University of Melbourne
While today Melbourne and vicinity boasts several
prominent institutes of higher learning, for at least a half
century the University of Melbourne stood alone. Founded by
an Act of Parliament in 1853, it opened in 1855 with three
professors and 16 students; in 1995, it had 16,000 students;
in 2015, 45,000. The current campus comprises the 19
hectares originally set aside for the purpose; in the early
days, much of this land served as a public park with lake
and walking paths. Those areas are now occupied thickly by
academic buildings. Women were first admitted to the
university in the late 1870s, some 40 years before their
counterparts in England.
The campus now is a blend of predictably Oxbridge-style Tudor buildings of the 1870s and multi-storeyed contemporary facilities built since the Second World War, when enrollment soared. As one description of the campus states, '...no logical course exists by which one might easily comprehend the university entire'. Indeed, there is a cosiness about the campus, aided by well-planned landscaping and public sculpture, but it is difficult to orientate oneself, as the older buildings radiate from the northern edge with pathways leading towards other centres. Noted historian Geoffrey Blainey wrote a centenary history of the university in the 1950s, which is still a good source for historical information. The university has been home to two of Australia's most important literary magazines, Meanjin (1940- ) and the short-lived Scripsi (1984-1994).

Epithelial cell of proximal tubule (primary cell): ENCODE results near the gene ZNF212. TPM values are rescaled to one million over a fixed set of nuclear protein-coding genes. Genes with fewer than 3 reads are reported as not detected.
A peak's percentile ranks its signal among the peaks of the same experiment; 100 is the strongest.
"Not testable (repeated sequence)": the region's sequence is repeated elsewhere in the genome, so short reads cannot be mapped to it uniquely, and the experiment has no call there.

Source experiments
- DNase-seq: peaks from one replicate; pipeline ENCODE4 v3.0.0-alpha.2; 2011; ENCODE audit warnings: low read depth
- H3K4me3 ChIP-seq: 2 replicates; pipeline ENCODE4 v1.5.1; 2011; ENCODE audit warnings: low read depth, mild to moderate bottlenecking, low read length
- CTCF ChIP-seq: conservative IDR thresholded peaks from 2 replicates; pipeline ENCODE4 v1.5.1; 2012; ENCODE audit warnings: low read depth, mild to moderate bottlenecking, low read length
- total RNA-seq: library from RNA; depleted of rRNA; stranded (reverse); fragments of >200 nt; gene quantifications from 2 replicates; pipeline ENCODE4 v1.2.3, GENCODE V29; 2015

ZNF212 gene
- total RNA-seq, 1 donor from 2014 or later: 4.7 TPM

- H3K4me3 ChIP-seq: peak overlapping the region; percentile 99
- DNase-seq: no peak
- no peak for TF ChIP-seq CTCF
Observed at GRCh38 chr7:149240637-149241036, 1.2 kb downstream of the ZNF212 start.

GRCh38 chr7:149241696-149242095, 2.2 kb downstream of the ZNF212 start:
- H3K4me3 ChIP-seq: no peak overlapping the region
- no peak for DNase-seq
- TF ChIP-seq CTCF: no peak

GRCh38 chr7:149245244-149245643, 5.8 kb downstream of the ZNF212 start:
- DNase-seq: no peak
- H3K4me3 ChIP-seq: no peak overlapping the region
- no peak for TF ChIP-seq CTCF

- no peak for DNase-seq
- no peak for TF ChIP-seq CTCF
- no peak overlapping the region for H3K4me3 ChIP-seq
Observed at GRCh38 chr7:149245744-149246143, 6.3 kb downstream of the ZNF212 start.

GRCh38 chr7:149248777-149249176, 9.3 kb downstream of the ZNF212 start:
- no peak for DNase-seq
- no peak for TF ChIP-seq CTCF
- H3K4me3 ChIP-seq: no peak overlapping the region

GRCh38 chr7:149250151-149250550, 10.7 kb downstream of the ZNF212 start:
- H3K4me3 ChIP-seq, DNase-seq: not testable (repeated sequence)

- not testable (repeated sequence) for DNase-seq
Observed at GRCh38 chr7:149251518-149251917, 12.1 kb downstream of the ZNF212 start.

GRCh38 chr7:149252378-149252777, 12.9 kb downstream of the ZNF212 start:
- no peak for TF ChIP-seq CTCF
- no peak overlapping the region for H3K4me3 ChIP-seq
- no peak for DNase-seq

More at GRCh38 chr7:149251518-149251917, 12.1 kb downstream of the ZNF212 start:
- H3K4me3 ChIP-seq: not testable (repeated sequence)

The campus also includes several interesting collections, including the Sir Ian Potter Gallery (t 03 8344 5148; open Tues-Fri 10.00-17.00, Sat & Sun 12.00-17.00; free admission) which has changing exhibitions and the Percy Grainger Museum (t 03 8344 5270; open Sun.-Fri. 12.00-16.00; free admission) which, in addition to changing topical exhibits, commemorates the life and work of the eccentric Australian composer Percy Grainger (1882-1961), including his significant collection of world folk music.